But Lin got forced out of the game with a hamstring injury with the Nets leading 64-55 and 2:14 left in the opening half. Coach Kenny Atkinson had no update on the injury’s severity, and wasn’t even sure how it happened. And while any lengthy Lin absence would be catastrophic — the Nets are already without Greivis Vasquez, Randy Foye and Caris LeVert — they had enough to hold on against Detroit (3-2). “Obviously it’s tough to be there without J-Lin,” Lopez said. “We’re confident he’ll be all right. “But it was great to see the guys stick together, playing within themselves and just trust each other. That’s where we’re going to find our true strength and that’s what’s going to make us a great team.”
August 11, 2022 | 2:12 am EDT Update
There’s good reason for pessimism, Durant’s ultimatum to Nets owner Joe Tsai did not light a fire under trade talks. If anything, it made it far less likely a deal gets done in the short term. — why would Boston improve its offer now? It robbed the Nets of leverage. For example, Brooklyn was trying to get Boston to put Smart in the trade, but why would they even consider it now? That said, even without Smart (or Robert Williams III, sources told NBC Sports he is not available), a Celtics offer with Jaylen Brown may be the best one the Nets will see.
Chris Mannix: I had one executive who was not involved in the Durant sweepstakes say to me ‘if the Nets don’t have the stomach to bring him to training camp, they should find a way to do a deal with Boston because they’re not going to get a better player in a deal than Jaylen Brown’.
Ric Bucher: Joe Tsai has already shown he’s willing to play hardball with Kyrie by taking a max extension off the table almost immediately. Now, part of that may be Kyrie’ doing. I’m told he wanted his new contract to guarantee he wouldn’t have to play more than 60 games in a season and would not have to play any back the backs which he apparently referred to as inhumane.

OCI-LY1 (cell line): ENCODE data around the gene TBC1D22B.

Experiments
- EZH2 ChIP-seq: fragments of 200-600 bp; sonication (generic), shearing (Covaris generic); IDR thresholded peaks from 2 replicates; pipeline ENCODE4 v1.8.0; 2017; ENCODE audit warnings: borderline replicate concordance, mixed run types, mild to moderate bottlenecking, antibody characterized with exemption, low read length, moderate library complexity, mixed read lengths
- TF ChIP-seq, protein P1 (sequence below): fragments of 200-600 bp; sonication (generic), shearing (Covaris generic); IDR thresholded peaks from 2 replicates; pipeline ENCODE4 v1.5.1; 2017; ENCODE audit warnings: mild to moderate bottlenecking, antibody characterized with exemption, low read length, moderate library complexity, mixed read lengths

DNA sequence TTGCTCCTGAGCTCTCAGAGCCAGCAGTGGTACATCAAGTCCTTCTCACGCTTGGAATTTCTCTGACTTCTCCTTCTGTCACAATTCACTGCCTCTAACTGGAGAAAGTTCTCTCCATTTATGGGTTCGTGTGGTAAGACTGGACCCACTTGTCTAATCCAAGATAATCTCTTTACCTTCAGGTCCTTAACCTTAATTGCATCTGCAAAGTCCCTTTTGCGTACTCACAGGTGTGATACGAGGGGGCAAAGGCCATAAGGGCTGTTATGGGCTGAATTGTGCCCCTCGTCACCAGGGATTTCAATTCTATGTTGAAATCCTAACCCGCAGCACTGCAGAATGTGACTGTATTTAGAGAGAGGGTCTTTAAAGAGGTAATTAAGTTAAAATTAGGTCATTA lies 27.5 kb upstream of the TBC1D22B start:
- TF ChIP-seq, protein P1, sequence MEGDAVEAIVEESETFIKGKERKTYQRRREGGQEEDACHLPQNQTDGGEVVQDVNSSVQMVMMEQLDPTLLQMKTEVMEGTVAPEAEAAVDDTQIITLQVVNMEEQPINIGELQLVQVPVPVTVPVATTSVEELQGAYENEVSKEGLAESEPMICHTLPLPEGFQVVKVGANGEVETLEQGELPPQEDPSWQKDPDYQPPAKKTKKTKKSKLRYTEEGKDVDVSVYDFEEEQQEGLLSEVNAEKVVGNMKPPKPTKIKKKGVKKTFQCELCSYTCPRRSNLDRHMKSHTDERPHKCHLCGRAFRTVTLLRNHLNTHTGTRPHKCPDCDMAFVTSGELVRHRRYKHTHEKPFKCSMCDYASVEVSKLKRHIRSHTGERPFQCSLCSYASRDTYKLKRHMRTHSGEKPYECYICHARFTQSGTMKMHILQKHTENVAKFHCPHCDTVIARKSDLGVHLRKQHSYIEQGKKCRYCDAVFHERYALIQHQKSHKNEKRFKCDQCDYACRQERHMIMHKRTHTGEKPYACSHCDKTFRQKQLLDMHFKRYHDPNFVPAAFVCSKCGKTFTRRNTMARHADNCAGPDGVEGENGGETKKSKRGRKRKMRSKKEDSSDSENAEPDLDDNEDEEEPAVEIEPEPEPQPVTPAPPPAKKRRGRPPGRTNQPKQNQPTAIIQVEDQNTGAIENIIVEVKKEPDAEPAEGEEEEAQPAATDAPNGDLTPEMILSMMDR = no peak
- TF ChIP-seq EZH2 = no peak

Ric Bucher: I’m told that they wanted to trade Kyrie midway through this past season, and KD told them absolutely not. And they went along with it. Now, I’ve also been told while they’re still good friends, that maybe KD doesn’t value him quite the same way as a teammate. I’m not so sure about that.
Ric Bucher: I’ve been assured that this is correct in spite of another report that says it never happened. And that’s as far as I’ll go with that, too. I’m not going to punch down. Ben Simmons was in a group chat with some of the other teams players. And on it, they asked Ben if he was playing in game four. And not only did he not answer, he dropped out of the chat. Now, as I said, there’s another reporter out there who suggested the event never happened. I’m well aware that that reporter has, let’s say he has vested interests in painting things a certain way. And again, I will leave it at that his comments prompted me to go back and double check with my source. And that source insists that it did indeed happen, and explain why someone might report it another way. So I’m sticking with it.
Patrick Beverley is not one to whine about getting moved from one team to another. The Utah Jazz guard recently addressed claims from fans about how the Minnesota Timberwolves “did him wrong when in fact that sentiment goes completely against how he views and interprets his offseason fate. Here’s Patrick Beverley going full Jay-Z, referencing the GOAT’s “I’m not a businessman, I’m a business, man” bar in explaining why he is thankful to the Timberwolves franchise.
Still, Caleb Canales’ decision to leave the NBA and coach in Mexico is not without risk. Broadening his experience on an international stage could help him get back to the league and to the job of his dreams, but his leap of faith could also be ignored. Despite a growing stable of foreign-born superstars and the NBA’s expansion to new markets overseas, the league has been slow to embrace coaches with international experience. European champions like David Blatt and Igor Kokoskov came and went last decade, as did successful foreign-born assistants like Etore Messina. “The coaching side, you always have to be ready to adapt and adjust,” Canales says.
While skepticism may remain in some NBA circles regarding the value of international coaching experience, there’s no doubt the league is putting effort in to diversify its coaching ranks overall. As of the 2022 offseason, half the league is led by Black head coaches. Nash and Kerr were born outside the U.S., and Miami Heat head coach Erik Spoelstra is Filipino-American. Canales credits the work of David Fogel, executive director of the National Basketball Coaches Association, and Karen Marrero, its director of communications, for things improving over the last few seasons. “They’ve been so creative, and they’ve been so willing to help us, as coaches,” he stresses, highlighting the coaching profiles as well as a newly deployed coaches database the NBCA has set up to assist teams in finding and hiring talent outside the same small coaching pool.